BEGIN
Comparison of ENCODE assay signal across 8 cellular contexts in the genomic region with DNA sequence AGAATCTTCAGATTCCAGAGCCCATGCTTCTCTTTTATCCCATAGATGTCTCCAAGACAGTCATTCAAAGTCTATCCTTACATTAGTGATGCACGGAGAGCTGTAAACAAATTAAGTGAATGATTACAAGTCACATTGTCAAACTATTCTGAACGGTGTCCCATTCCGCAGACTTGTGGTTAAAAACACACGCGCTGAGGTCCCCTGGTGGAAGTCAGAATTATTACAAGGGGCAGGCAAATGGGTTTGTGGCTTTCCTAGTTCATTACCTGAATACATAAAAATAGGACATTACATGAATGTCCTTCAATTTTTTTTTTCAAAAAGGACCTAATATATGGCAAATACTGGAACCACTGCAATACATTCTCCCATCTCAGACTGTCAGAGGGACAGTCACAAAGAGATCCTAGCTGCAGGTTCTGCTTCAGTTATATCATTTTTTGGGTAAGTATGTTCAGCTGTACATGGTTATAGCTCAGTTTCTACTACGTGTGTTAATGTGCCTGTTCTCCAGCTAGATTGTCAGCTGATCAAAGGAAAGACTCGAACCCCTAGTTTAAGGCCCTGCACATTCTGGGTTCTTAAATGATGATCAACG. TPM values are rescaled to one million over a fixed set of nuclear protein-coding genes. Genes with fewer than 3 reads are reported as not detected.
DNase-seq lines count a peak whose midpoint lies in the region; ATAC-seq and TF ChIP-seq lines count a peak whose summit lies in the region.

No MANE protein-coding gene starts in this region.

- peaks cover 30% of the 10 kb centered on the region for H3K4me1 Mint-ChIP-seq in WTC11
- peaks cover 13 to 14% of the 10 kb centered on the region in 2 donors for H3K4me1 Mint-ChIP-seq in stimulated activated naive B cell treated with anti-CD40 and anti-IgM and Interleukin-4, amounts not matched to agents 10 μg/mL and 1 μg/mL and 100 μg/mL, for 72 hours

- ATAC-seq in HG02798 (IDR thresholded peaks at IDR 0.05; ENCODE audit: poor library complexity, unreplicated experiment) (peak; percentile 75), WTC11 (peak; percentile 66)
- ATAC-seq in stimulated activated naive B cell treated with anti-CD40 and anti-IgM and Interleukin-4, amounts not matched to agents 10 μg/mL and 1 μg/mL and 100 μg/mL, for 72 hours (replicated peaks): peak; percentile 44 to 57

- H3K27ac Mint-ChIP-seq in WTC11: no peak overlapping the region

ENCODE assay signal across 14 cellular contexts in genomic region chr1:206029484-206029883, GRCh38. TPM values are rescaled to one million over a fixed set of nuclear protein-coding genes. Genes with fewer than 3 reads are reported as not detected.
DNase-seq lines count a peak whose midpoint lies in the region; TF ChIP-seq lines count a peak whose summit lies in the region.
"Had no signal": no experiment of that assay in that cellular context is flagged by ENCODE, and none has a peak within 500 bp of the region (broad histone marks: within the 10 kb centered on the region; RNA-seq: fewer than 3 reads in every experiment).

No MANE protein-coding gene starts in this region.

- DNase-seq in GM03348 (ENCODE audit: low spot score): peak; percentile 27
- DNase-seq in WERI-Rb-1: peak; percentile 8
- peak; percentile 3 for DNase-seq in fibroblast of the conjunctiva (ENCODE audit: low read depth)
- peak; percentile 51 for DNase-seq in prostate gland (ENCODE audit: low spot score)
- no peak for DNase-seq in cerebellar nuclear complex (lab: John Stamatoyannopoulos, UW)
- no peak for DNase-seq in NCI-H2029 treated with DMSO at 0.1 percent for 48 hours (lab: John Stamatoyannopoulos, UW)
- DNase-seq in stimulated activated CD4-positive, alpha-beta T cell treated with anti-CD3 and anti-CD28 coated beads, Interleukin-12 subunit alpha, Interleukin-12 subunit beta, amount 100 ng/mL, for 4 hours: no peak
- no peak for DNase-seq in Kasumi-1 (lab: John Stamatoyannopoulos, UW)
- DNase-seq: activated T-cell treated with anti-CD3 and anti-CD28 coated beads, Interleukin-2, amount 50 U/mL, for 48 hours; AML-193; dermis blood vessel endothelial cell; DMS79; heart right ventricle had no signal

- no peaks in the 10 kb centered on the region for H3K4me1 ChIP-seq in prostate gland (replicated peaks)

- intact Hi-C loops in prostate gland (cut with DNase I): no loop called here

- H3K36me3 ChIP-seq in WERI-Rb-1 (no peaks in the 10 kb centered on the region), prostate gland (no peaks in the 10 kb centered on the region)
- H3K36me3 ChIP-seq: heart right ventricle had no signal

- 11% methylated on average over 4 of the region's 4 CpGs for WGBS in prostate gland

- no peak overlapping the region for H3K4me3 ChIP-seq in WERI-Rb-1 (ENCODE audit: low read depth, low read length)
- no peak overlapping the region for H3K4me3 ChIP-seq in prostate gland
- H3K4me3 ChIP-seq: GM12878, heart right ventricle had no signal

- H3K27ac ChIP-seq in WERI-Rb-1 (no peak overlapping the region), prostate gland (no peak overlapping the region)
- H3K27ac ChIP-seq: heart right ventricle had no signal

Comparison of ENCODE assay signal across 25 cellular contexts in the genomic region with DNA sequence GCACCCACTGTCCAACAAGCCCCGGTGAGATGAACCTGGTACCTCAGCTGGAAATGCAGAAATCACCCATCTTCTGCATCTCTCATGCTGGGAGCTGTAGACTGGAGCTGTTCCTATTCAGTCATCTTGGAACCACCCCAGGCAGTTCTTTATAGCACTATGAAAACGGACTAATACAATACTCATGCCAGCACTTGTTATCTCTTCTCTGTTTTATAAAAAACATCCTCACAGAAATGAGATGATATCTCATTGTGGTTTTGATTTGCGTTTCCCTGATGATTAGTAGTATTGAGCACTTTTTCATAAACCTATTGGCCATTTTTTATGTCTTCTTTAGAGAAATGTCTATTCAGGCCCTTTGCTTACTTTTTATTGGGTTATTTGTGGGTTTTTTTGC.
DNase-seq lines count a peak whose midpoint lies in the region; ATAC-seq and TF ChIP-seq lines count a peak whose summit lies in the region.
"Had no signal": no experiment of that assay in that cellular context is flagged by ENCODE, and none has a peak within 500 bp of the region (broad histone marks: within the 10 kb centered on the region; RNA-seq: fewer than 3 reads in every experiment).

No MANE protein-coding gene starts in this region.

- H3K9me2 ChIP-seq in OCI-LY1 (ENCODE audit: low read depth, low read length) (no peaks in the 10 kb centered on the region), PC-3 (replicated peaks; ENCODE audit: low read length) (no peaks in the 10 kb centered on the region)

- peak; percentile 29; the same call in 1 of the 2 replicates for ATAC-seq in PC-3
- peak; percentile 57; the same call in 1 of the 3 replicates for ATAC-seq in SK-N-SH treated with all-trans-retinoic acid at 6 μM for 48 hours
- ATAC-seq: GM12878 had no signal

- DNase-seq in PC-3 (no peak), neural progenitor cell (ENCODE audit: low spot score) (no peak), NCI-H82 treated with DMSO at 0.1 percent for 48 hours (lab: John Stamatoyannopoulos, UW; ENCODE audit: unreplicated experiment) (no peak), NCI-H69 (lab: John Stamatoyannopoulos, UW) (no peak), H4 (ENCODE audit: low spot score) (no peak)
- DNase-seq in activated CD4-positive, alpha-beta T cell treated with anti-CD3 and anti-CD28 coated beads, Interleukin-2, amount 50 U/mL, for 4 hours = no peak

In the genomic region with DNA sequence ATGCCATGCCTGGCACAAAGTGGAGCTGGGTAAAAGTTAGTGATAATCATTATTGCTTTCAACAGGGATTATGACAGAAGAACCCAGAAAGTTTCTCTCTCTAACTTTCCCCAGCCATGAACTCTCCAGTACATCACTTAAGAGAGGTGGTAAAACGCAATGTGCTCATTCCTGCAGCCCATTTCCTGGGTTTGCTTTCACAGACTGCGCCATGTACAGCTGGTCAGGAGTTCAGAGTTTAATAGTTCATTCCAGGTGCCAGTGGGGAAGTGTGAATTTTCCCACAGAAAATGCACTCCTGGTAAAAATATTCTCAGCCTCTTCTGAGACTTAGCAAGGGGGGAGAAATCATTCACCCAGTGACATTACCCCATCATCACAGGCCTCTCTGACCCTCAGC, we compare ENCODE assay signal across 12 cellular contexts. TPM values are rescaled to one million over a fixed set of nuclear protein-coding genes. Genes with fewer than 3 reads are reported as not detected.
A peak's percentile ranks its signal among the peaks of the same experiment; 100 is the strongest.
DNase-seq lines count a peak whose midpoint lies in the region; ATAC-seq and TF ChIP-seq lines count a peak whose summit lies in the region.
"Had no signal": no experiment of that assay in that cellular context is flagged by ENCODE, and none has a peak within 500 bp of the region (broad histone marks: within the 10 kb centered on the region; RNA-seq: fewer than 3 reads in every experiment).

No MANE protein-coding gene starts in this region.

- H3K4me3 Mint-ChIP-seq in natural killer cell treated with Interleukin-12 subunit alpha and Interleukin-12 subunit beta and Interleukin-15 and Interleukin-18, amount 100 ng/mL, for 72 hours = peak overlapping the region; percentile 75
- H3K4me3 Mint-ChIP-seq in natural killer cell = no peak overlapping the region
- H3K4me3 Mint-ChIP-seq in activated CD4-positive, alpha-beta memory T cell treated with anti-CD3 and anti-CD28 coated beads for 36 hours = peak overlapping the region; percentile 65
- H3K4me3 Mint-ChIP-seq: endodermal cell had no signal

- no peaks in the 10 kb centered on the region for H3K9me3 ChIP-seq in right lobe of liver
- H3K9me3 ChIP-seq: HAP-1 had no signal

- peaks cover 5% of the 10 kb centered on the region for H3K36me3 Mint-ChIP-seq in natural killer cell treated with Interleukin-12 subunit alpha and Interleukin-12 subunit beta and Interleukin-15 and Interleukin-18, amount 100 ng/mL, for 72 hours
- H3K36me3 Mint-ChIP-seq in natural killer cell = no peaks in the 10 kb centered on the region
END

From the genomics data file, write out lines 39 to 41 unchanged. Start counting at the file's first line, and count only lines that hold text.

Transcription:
- ATAC-seq: GM12878 had no signal

- DNase-seq in PC-3 (no peak), neural progenitor cell (ENCODE audit: low spot score) (no peak), NCI-H82 treated with DMSO at 0.1 percent for 48 hours (lab: John Stamatoyannopoulos, UW; ENCODE audit: unreplicated experiment) (no peak), NCI-H69 (lab: John Stamatoyannopoulos, UW) (no peak), H4 (ENCODE audit: low spot score) (no peak)
- DNase-seq in activated CD4-positive, alpha-beta T cell treated with anti-CD3 and anti-CD28 coated beads, Interleukin-2, amount 50 U/mL, for 4 hours = no peak